How DC Water Made a Bad Day Better Using Social Media


Imagine if in the midst of rush hour during the hustle and bustle of the busy holiday season, a water main break occurs in the middle of a major metropolitan area, completely inundating a large section of the public transportation system and affecting tens of thousands of commuters.

This nightmare actually occurred in our nation’s capital on December 16. For members who have dealt with similar issues, you can surely sympathize with the challenges faced by DC Water during this crisis, not least among which was keeping the public informed.

Social media can be very beneficial during such events and can afford the ability to transform a crisis into an opportunity to educate the public and provide exceptional customer service.

We’ve asked Andy Le, DC Water’s Digital Communications Manager to tell us about his job and how a typical bad day for any utility was brightened with social media, a little customer service and a lot of patience (and coffee – don’t forget the coffee!). 

Why is DC Water investing in digital engagement?
It all starts at the top. General Manager George S. Hawkins understands the importance of communicating with our ratepayers. They need to understand what we’re doing and that their monthly water bill is going to good use.

Why social media and not newsletters or doing more traditional press?
It’s not an either/or scenario. We have to meet the customer where they’re at. The media marketplace is really fragmented and not everyone reads the local newspaper. More people are opting for paperless billing so they’re not going to see the monthly newsletter that’s attached to the bill.

The public is adopting social media in greater numbers and its incumbent upon government agencies to build out a digital presence or “storefront” for their customers to visit and engage.  First and foremost, our digital presence is a customer service portal. We address everyday issues without necessitating an office visit or a phone call. It doesn’t get much easier than a Tweet.

That makes up a fair amount of our traffic and we embrace that opportunity to show government dollars hard at work. In my experience, the general concern for leadership is that the more responsive that an agency is on social media, the more it invites requests and questions. That is absolutely true and we welcome it.  Unlike traditional communication transactions, each interaction on social media has an audience and DC Water gets to show off our good work (people even ask us to blog about customer service).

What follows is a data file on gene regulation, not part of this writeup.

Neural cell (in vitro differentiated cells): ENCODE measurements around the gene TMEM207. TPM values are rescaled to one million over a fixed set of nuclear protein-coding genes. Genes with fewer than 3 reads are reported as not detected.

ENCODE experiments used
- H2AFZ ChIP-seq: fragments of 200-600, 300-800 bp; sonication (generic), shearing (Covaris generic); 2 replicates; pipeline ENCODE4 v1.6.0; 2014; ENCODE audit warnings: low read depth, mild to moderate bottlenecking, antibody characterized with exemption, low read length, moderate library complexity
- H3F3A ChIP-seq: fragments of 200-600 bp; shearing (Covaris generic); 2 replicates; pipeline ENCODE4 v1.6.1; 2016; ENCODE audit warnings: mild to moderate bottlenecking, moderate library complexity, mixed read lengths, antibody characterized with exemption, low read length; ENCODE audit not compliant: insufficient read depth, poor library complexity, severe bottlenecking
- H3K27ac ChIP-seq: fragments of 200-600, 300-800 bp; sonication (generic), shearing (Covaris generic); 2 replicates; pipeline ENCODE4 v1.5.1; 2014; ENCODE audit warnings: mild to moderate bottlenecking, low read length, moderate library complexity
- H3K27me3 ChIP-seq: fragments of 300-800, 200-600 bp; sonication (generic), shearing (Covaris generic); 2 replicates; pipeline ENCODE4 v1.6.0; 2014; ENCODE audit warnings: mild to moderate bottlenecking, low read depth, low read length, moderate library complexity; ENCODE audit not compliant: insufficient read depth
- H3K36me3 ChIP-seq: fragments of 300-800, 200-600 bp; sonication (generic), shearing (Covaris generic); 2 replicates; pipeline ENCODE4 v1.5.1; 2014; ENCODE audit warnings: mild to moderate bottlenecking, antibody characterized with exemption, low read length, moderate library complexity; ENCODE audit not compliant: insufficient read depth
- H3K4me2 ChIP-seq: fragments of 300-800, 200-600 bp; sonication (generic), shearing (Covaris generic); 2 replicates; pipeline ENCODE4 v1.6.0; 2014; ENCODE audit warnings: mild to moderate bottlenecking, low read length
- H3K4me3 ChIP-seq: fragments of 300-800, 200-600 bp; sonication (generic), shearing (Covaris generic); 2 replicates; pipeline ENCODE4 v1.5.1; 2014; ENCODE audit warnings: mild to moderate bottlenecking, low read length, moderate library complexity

Once an agency demonstrates that their digital presence is of value to customers, that’s when you can start having some fun.

And more fun

And sometimes, fun can also be useful.  In this particular instance, a popular DC blog posted about a mural that had been marred because a manhole cover hadn’t been put back into its original position. We took it as an opportunity to have some fun and show that we’re an agency that listens to our customers’ concerns.

Case study of customer service

12th Street Water Main Break
On December 16th, a 12-inch water main broke on 12th St. NW and F St. NW during the morning rush hour. The main is situated above Metro Center, a major hub in the Washington Metro and Transit Authority’s (WMATA) subway system.  The water overflowed down into one of WMATA’s air shafts and submerged the train tracks.

Our immediate thought was that we needed to help share this information. There’s going to be a lot of people who will be negatively affected by this and we needed to divert as many people away from the Metro as we could.

So we retweeted trusted sources especially those that had alternative travel methods:

WAMU’s Transportation Report Martin Di Caro

NBC-4’s Traffic Reporter

As I’m doing this, I’m also sending information up the chain to John Lisle, our Chief of External Affairs. Once I got in touch with the appropriate staff, who updated me on the situation and the impact of the delays, we began providing context to the situation. We’ve found that in most cases, the lack of communication from an agency during a crisis exacerbates the situation.

I tweeted this before my second cup of coffee and did the math incorrectly. It’s okay to make a mistake. Its social media and most people know that things like this will happen. 

We tweeted a correction a few minutes later.

We apologized for the delay. It’s easy to do. Our customers are adults who can forgive us for mechanical failures. However, they won’t forgive an agency that doesn’t own the problem and apologize for it.  

See what I mean?

You can also use this as an opportunity to slide in some customer education.

In one instance, the 12th St. water main break was a huge problem that inconvenienced thousands, perhaps hundreds of thousands of people but it was also a teachable moment where we had our audience’s attention.

After the rush hour ended, it was just an issue of providing updates until the problem was resolved.

Here are a few of the updates that we provided until the repair was complete:

And we're finished.

Once the main repair was underway, it’s OK to poke a little fun at the situation.  A friend of mine (who obviously has too much time on her hands) sent me this – I wish I had thought of it to send out to our followers.


Here’s a Storify of the 12th St NW water main break:

If you’d like to keep in touch and see how we’re engaging our customers, please follow us on Twitter, Instagram and Facebook.  (Seriously. Help me keep my job!)

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